• Principles of Mathematical Analysis, by Walter Rudin (3rd Edition), 1976
  • Calculus, by Michael Spivak (4th Edition), 2008
  • Categories for the Working Mathematician, by Saunders Mac Lane (2nd Edition), 1998
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Could you please split up your list in order to enable individual voting? –  precarious Jan 13 '12 at 23:24
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Algebra, by Serge Lang (3rd Edition), 2002 –  precarious Jan 14 '12 at 0:15
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Principles of Mathematical Analysis, by Walter Rudin (3rd Edition), 1976 –  precarious Jan 14 '12 at 0:15
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Calculus, by Michael Spivak (4th Edition), 2008 –  precarious Jan 14 '12 at 0:15
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Categories for the Working Mathematician, by Saunders Mac Lane (2nd Edition), 1998 –  precarious Jan 14 '12 at 0:16

Books that I have learned a lot from that probably belong in the "classics" category are

  • Topology, by James Munkres
  • Algebra, by Saunders Mac Lane and Garrett Birkhoff
  • Introduction to Topological Manifolds, by John Lee

Ok, the last one isn't really a "classic", per-se, since it's only about 10 years old but it is a very good book.

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In order to enable individual voting: –  precarious Jan 14 '12 at 0:17
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Topology, by James Munkres –  precarious Jan 14 '12 at 0:17
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Algebra, by Saunders Mac Lane and Garrett Birkhoff –  precarious Jan 14 '12 at 0:18
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Introduction to Topological Manifolds, by John Lee –  precarious Jan 14 '12 at 0:18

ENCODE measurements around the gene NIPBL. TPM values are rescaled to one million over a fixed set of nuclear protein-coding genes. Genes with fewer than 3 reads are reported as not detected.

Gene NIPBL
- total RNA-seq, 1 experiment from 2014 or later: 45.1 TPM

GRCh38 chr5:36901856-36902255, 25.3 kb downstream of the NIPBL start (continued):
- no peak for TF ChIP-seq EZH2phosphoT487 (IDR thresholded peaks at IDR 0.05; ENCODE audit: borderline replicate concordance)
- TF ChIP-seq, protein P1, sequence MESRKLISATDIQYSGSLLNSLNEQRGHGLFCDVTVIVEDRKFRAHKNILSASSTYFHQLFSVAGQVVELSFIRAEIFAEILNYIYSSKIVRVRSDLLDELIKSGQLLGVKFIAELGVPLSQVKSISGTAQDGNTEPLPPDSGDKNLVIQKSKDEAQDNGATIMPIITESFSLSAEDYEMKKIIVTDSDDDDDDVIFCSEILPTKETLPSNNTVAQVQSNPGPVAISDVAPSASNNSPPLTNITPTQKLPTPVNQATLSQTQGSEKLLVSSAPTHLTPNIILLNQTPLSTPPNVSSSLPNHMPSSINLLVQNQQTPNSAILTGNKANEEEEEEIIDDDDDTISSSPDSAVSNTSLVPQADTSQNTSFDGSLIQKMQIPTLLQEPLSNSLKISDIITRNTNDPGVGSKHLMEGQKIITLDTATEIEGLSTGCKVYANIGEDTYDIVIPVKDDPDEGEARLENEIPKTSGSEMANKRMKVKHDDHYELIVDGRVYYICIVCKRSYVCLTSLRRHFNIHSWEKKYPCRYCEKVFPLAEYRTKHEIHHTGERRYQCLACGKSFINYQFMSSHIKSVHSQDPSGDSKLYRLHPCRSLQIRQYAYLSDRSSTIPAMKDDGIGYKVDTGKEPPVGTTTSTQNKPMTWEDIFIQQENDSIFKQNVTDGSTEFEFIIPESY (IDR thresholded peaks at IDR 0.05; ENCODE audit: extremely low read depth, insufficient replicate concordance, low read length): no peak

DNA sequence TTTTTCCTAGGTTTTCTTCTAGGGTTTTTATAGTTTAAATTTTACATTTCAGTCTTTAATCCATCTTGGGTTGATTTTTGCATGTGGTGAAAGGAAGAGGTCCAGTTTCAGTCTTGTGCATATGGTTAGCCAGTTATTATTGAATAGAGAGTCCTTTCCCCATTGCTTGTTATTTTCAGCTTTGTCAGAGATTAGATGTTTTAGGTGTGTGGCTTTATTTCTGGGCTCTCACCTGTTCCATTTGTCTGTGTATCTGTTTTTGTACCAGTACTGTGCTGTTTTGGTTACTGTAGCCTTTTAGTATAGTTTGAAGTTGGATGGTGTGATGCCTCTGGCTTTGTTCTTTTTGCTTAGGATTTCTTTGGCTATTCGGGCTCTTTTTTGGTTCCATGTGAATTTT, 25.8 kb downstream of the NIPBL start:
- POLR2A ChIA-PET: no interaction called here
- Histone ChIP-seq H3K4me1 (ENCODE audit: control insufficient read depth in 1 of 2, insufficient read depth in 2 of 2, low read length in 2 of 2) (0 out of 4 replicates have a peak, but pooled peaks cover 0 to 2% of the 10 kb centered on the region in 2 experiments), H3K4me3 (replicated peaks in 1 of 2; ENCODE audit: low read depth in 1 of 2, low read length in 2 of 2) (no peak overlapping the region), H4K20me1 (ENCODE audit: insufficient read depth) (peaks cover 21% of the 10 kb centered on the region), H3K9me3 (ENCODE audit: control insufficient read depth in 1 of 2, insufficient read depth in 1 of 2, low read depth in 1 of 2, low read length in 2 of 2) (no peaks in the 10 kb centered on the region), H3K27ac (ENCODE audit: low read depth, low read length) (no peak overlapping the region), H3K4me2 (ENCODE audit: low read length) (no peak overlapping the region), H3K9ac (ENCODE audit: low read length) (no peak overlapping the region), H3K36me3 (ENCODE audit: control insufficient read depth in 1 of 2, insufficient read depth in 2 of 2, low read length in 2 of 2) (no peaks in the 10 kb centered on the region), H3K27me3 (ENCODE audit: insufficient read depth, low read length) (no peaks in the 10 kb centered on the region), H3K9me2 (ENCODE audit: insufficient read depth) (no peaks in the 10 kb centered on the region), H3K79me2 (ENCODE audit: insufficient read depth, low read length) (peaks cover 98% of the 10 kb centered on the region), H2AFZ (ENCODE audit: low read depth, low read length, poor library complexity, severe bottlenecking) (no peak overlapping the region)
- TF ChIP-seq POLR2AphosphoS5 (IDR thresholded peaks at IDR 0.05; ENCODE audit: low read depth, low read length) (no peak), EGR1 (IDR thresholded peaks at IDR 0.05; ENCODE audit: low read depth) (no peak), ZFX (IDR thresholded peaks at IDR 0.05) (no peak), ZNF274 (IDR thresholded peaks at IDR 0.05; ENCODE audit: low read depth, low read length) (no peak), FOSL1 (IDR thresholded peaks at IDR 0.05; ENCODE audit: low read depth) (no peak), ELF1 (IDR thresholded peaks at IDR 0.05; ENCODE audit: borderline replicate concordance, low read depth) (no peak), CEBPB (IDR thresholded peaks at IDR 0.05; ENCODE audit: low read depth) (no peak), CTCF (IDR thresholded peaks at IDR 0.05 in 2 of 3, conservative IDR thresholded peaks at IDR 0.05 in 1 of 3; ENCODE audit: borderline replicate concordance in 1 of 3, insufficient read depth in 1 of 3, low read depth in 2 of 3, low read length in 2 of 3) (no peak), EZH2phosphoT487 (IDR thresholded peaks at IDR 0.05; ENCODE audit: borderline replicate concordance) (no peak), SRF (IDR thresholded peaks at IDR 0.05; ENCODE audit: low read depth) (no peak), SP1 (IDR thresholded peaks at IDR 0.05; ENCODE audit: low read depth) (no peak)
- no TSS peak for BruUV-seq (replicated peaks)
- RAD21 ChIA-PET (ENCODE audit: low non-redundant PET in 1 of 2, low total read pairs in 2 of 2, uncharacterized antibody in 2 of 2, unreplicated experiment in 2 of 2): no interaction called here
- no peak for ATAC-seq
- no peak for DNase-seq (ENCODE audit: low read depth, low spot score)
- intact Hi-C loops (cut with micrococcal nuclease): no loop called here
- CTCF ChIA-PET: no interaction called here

Sorry for my definition of "classic" category.

  • Understanding probability, by Henk Tijms
  • Concrete Mathematics, by Graham, Knuth, Patashnik
  • Deterministic Operations Research, by Rader
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Thank you for your contribution. –  precarious Jan 14 '12 at 15:21
    
For individual voting, please refer to the comments below. –  precarious Jan 14 '12 at 15:21
    
Understanding probability, by Henk Tijms –  precarious Jan 14 '12 at 15:22
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Concrete Mathematics, by Graham, Knuth, Patashnik –  precarious Jan 14 '12 at 15:22
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Deterministic Operations Research, by Rader –  precarious Jan 14 '12 at 15:22

Personally, I was enlightened by

  • Hoffman, Kunze: Linear Algebra (2nd Edition), 1971
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"For a text to be regarded classical it should have proven its value for one decade at least. Nevertheless, it should expose the present state of the art." –  user16299 Jan 15 '12 at 22:27

Talking about classics:

Watson, A Treatise on the Theory of Bessel Functions, Cambridge University Press.

The first edition was published in 1922 and the second in 1944. Neverthless, after 90 years, Watson's Treatise is still the standard reference book on the theory of Bessel functions (e.g., it has 10334 citations in Google Scholar). Its latest reprint was released in 1996.

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Algebraic Number Theory, by Cassels and Frohlich.

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Introduction to Commutative Algebra by Atiyah and MacDonald.